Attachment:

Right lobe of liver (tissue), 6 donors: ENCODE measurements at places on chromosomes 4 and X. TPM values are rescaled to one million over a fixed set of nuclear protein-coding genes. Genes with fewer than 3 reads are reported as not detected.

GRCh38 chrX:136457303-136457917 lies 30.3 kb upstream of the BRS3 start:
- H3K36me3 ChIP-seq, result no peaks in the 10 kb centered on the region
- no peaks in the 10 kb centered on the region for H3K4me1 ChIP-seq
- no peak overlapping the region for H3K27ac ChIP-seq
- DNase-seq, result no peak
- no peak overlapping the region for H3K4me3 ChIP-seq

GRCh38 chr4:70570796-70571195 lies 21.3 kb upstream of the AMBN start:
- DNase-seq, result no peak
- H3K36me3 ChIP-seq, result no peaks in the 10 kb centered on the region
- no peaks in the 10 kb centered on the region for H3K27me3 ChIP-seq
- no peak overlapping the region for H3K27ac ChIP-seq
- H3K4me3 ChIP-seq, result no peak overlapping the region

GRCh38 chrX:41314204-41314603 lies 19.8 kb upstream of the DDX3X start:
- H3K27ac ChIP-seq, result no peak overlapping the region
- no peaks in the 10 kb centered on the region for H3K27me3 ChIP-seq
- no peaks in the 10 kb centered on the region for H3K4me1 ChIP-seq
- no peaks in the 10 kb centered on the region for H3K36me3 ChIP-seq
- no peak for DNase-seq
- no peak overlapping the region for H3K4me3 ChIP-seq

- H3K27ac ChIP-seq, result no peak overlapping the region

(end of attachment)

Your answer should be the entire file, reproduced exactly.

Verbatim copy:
Right lobe of liver (tissue), 6 donors: ENCODE measurements at places on chromosomes 4 and X. TPM values are rescaled to one million over a fixed set of nuclear protein-coding genes. Genes with fewer than 3 reads are reported as not detected.

GRCh38 chrX:136457303-136457917 lies 30.3 kb upstream of the BRS3 start:
- H3K36me3 ChIP-seq, result no peaks in the 10 kb centered on the region
- no peaks in the 10 kb centered on the region for H3K4me1 ChIP-seq
- no peak overlapping the region for H3K27ac ChIP-seq
- DNase-seq, result no peak
- no peak overlapping the region for H3K4me3 ChIP-seq

GRCh38 chr4:70570796-70571195 lies 21.3 kb upstream of the AMBN start:
- DNase-seq, result no peak
- H3K36me3 ChIP-seq, result no peaks in the 10 kb centered on the region
- no peaks in the 10 kb centered on the region for H3K27me3 ChIP-seq
- no peak overlapping the region for H3K27ac ChIP-seq
- H3K4me3 ChIP-seq, result no peak overlapping the region

GRCh38 chrX:41314204-41314603 lies 19.8 kb upstream of the DDX3X start:
- H3K27ac ChIP-seq, result no peak overlapping the region
- no peaks in the 10 kb centered on the region for H3K27me3 ChIP-seq
- no peaks in the 10 kb centered on the region for H3K4me1 ChIP-seq
- no peaks in the 10 kb centered on the region for H3K36me3 ChIP-seq
- no peak for DNase-seq
- no peak overlapping the region for H3K4me3 ChIP-seq

- H3K27ac ChIP-seq, result no peak overlapping the region